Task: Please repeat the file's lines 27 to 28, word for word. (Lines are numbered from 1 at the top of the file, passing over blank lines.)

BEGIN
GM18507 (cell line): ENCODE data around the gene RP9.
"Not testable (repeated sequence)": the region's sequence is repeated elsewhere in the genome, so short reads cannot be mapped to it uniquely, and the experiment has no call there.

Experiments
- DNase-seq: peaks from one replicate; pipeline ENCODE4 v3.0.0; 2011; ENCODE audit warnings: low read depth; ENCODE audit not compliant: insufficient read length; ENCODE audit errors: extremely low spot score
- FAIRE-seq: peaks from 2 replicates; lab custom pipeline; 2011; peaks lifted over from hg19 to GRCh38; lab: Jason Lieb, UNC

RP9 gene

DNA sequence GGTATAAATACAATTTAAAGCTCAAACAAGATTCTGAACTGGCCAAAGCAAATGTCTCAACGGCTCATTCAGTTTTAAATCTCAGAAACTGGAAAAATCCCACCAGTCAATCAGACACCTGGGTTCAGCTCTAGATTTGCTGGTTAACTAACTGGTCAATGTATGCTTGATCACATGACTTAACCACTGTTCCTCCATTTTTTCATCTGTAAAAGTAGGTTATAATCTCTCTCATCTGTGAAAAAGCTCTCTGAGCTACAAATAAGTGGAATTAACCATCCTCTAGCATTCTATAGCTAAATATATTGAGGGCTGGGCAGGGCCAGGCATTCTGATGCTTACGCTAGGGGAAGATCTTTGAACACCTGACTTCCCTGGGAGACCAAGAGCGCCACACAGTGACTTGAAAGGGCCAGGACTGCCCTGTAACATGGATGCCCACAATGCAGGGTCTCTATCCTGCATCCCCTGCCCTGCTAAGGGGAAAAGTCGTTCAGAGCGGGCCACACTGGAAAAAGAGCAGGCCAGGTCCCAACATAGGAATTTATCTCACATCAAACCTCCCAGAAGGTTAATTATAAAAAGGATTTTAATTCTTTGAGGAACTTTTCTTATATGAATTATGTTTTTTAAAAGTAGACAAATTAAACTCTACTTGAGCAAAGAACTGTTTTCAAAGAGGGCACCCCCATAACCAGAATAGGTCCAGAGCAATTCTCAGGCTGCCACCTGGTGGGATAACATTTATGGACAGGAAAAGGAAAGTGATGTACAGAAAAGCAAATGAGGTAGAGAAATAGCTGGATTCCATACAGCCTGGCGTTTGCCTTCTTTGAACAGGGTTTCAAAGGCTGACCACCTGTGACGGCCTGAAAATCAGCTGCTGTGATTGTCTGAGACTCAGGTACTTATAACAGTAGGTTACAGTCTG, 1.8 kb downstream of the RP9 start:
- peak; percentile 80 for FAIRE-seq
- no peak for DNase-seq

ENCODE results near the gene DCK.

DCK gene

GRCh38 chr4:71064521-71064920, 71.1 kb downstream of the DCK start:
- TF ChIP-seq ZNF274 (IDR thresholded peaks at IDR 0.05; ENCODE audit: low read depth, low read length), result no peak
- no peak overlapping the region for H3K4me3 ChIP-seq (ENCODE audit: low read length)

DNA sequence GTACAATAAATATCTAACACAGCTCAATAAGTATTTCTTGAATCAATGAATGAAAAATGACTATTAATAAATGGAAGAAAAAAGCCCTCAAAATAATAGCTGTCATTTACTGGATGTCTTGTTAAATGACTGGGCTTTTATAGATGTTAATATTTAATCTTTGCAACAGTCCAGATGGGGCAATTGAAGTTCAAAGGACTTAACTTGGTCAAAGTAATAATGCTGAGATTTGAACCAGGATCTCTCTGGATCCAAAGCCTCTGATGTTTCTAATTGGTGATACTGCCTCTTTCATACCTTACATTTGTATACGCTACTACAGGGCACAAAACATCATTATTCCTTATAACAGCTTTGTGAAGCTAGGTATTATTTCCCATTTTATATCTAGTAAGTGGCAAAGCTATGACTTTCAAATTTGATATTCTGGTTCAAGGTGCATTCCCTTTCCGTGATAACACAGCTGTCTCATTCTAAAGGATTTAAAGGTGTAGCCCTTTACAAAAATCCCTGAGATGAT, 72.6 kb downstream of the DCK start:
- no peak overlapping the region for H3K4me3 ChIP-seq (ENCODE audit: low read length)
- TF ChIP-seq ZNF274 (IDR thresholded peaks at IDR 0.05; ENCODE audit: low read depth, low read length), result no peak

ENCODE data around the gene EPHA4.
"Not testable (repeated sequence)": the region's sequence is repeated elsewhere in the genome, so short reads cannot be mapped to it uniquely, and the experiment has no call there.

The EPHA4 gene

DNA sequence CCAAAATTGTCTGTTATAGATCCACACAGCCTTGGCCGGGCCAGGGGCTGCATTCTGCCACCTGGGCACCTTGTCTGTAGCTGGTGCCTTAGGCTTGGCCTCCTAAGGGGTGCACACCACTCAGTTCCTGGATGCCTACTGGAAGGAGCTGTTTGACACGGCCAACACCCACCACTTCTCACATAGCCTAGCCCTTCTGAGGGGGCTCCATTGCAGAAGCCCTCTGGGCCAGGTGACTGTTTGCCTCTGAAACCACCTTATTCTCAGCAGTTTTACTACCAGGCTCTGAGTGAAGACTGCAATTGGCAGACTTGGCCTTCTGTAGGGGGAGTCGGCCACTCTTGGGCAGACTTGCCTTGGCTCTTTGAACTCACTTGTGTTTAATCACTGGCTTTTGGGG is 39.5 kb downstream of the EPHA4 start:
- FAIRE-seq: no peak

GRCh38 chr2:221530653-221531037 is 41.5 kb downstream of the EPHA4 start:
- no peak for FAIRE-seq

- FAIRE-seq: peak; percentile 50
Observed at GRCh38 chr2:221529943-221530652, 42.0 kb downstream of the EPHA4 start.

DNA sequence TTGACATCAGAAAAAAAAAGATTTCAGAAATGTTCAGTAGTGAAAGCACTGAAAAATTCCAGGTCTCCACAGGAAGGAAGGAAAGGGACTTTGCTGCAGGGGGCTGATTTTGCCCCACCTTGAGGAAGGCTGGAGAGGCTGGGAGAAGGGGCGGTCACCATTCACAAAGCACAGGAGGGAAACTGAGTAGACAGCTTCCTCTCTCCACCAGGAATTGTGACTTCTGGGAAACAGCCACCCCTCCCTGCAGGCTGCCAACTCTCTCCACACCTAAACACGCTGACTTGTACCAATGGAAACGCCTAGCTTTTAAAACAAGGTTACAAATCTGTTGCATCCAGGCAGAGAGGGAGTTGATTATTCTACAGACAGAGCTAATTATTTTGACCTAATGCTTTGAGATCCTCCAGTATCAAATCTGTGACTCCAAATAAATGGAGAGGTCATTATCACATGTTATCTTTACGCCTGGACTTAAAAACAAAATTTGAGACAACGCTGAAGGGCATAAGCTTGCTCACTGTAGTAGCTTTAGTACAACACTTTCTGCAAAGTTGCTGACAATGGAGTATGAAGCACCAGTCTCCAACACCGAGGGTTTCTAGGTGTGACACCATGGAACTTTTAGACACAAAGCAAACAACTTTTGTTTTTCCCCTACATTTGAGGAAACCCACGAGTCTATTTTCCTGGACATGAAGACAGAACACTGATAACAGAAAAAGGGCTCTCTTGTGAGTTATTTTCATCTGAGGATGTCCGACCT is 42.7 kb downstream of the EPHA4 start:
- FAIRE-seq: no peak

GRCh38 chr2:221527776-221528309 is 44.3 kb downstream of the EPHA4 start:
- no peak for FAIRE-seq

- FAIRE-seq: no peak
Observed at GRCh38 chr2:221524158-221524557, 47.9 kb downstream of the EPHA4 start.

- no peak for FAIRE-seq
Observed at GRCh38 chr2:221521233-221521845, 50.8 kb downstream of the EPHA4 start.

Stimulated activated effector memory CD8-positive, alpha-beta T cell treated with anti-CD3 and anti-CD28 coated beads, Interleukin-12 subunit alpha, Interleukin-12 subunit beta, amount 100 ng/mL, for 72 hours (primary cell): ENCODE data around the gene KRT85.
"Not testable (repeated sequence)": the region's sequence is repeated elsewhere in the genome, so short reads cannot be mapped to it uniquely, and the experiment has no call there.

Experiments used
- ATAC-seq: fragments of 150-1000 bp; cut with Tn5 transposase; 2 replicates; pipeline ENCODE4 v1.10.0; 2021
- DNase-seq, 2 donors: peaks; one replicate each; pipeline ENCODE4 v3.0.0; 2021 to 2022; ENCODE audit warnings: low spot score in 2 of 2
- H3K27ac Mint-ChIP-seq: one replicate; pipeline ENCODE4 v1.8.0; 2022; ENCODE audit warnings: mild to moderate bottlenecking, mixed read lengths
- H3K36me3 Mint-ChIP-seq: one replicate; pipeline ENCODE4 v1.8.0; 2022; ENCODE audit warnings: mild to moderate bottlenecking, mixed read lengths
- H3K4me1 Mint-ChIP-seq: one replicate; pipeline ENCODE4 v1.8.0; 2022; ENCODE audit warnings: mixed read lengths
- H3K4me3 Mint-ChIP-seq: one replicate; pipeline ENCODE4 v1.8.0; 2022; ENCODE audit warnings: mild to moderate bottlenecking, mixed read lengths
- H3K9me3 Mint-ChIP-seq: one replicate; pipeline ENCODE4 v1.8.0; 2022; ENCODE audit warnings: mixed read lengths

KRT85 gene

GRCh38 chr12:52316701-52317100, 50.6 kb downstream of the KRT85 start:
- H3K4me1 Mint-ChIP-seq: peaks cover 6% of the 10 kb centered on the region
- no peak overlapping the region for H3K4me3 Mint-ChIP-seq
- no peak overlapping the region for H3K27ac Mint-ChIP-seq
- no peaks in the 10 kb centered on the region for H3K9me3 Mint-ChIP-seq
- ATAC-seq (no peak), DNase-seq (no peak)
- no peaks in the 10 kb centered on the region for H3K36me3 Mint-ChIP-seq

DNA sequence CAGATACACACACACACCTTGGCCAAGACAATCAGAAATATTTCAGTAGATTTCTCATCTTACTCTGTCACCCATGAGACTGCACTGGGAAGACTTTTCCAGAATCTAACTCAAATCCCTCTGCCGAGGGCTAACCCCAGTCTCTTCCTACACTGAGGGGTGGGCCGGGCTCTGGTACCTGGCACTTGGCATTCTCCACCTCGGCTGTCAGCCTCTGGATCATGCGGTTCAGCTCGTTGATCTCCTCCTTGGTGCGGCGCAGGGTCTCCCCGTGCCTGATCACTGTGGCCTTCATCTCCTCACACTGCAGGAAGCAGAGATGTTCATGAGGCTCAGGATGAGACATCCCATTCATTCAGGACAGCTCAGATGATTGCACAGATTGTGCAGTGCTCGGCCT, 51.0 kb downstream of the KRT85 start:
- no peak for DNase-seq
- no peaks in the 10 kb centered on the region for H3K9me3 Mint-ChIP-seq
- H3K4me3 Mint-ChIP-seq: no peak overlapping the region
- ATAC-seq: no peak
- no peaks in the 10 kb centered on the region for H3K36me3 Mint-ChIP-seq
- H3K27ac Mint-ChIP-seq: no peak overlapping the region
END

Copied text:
DNA sequence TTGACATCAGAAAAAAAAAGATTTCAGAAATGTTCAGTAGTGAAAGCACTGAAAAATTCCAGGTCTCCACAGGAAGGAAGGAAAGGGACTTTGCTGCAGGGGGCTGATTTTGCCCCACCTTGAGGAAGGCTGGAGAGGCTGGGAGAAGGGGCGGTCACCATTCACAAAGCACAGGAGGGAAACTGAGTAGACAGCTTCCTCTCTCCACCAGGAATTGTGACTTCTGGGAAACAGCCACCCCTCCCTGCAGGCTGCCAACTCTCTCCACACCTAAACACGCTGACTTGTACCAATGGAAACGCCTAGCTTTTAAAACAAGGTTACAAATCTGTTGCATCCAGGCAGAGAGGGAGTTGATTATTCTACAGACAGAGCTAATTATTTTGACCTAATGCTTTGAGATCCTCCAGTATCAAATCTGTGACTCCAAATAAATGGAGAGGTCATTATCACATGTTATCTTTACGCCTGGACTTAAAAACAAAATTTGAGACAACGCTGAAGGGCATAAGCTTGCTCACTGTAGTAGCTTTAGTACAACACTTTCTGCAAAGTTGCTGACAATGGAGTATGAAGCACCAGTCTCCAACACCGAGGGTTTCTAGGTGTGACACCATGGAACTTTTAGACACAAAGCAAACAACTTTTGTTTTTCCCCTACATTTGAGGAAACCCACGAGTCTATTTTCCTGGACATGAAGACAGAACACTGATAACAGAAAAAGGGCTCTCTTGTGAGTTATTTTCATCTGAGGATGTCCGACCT is 42.7 kb downstream of the EPHA4 start:
- FAIRE-seq: no peak